Letrozole (Femara®)

Letrozole is a hormonal therapy drug used to treat breast cancer. It’s best to read this with our general information about breast cancer.

You have letrozole as tablets. You usually have it as an outpatient. Your cancer doctor or nurse will tell you how long you take it for.

Like all hormonal therapy drugs, letrozole can cause side effects. Some of these can be serious so it’s important to read the detailed information below. How hormonal therapy affects people varies from person to person. Your doctor or nurse can talk to you more about this and give you advice on how to manage side effects.

Tell your doctor or nurse straight away if you feel unwell or have severe side effects, including any we don’t mention here. If you need to see a health professional for any reason other than cancer, always tell them that you are having this treatment.

How letrozole works

Hormones are substances produced naturally in the body. They act as chemical messengers and help control the activity of cells and organs. Hormonal therapies are drugs that interfere with the way hormones are made or how they work in the body.

Many breast cancers rely on the hormone oestrogen to grow. This type of breast cancer is called oestrogen receptor-positive (ER positive) breast cancer.

In women, after the menopause, oestrogen is no longer made in the ovaries. Instead, it is made in the fatty tissues of the body. This happens when an enzyme (a type of protein) called aromatase changes other hormones into oestrogen. Anastrozole is a type of drug called an aromatase inhibitor. It blocks (inhibits) the activity of aromatase and reduces the amount of oestrogen in the body.


When letrozole is given

Letrozole is used to treat oestrogen-receptor positive (ER positive) breast cancer in women who have been through the menopause. It is sometimes used to treat breast cancer in men.

You may take letrozole after surgery and other treatments to reduce the risk of breast cancer coming back. You will usually take it for a few years. Doctors sometimes prescribe it before or after you have another type of hormonal therapy drug.

Sometimes doctors give letrozole before surgery to try to reduce the size of the cancer and avoid having a mastectomy (removal of the breast). Letrozole is also used to control breast cancer that has spread to other parts of the body (secondary breast cancer).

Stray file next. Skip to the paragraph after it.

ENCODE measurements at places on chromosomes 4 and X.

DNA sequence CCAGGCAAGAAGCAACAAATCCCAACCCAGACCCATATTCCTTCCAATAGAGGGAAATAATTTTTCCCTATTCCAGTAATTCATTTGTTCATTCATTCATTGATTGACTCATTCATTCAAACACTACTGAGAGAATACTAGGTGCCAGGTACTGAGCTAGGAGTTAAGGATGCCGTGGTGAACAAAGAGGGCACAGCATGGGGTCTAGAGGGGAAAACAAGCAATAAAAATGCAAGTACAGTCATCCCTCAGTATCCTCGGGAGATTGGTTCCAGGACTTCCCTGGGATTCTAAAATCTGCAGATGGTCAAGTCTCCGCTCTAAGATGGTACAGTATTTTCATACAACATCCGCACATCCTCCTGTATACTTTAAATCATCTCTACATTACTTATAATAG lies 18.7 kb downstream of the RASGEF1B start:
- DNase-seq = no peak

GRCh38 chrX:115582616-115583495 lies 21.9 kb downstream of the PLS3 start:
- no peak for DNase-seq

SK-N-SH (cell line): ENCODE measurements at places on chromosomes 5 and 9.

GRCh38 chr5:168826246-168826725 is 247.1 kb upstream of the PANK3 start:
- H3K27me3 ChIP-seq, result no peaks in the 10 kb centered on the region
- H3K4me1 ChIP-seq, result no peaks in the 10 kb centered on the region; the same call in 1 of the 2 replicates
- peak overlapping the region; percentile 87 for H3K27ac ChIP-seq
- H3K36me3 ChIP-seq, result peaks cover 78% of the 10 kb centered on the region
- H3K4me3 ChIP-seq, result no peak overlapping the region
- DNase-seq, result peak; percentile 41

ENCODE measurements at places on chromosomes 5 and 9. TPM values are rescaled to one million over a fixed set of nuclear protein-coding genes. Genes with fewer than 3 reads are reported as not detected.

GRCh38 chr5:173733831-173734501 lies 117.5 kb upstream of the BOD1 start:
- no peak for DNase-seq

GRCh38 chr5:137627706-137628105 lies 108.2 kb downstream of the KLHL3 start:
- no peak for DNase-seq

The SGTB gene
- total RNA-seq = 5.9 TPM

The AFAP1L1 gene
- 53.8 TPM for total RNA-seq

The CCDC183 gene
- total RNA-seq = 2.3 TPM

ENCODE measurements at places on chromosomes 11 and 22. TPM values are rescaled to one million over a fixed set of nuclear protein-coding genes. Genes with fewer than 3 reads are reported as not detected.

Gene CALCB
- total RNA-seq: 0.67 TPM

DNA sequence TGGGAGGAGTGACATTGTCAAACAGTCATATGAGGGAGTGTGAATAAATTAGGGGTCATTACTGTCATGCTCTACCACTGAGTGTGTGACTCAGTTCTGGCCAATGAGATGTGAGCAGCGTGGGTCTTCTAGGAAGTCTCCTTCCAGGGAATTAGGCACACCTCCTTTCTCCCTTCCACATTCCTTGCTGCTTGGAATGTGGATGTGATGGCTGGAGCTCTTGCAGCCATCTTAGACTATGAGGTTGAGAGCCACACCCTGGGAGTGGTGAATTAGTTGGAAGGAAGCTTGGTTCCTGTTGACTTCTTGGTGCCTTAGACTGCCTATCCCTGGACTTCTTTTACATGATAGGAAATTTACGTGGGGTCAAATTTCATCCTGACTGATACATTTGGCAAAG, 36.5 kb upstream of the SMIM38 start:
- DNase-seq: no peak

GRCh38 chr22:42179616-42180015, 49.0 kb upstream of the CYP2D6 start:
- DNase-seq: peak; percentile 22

Taking your letrozole tablets

You take letrozole as a tablet once a day. You can take it with or without food. Try to take it at the same time each day, morning or evening. Always take your tablets exactly as your nurse or pharmacist explained. This is important to make sure they work as well as possible for you.

Do not stop taking any of your tablets unless your doctor tells you to. Here are some important things to remember:

  • If you forget to take your tablets, just take your usual dose the next day. Don’t take a double dose.
  • Keep tablets in the original package and at room temperature, away from heat and direct sunlight.
  • Keep them safe and out of the sight and reach of children.
  • Get a new prescription before you run out of tablets and make sure you have plenty for holidays.
  • Return any remaining tablets to the pharmacist if your treatment is stopped.


Possible side effects of letrozole

We explain the most common side effects of letrozole here. We also include some rarer side effects. You may get some of the side effects we mention, but you are very unlikely to get all of them. If you are having other drugs as well, you may have some side effects that we don’t list here.

You will see a doctor or nurse regularly while you have this treatment. Always tell your doctor or nurse about the side effects you have. They can prescribe drugs to help control them and give you advice about managing them. Don’t stop taking letrozole without talking to your doctor first.

More information about this drug

We’re not able to list every side effect for this treatment here, particularly the rarer ones. For more detailed information you can visit the electronic Medicines Compendium.

Hot flushes and sweats

These are common and are often mild, but this can vary. Hot flushes and sweats may lessen after the first few months. Cutting down on nicotine, alcohol and hot drinks containing caffeine, such as tea and coffee, can help. Dress in layers, so you can remove clothes as needed. Natural fabrics, such as cotton, may feel more comfortable.

If hot flushes are a problem, tell your doctor. Low doses of certain antidepressant drugs can help to reduce flushes.

Women can read more about coping with hot flushes in our section on managing menopausal symptoms.

Men can read more about coping with hot flushes in our section on managing hormonal symptoms.

Bone thinning

Taking letrozole for a few years increases your risk of bone thinning, called osteoporosis. This can increase your risk of a broken bone (fracture). You will usually have a bone density scan to check your bone health before and during treatment. If you are at risk of osteoporosis, your doctor may prescribe drugs called bisphosphonates to protect your bones. They will also usually advise you to take calcium and vitamin D supplements. Regular walking, eating a healthy diet, not smoking and sticking to sensible drinking guidelines will also help to strengthen your bones.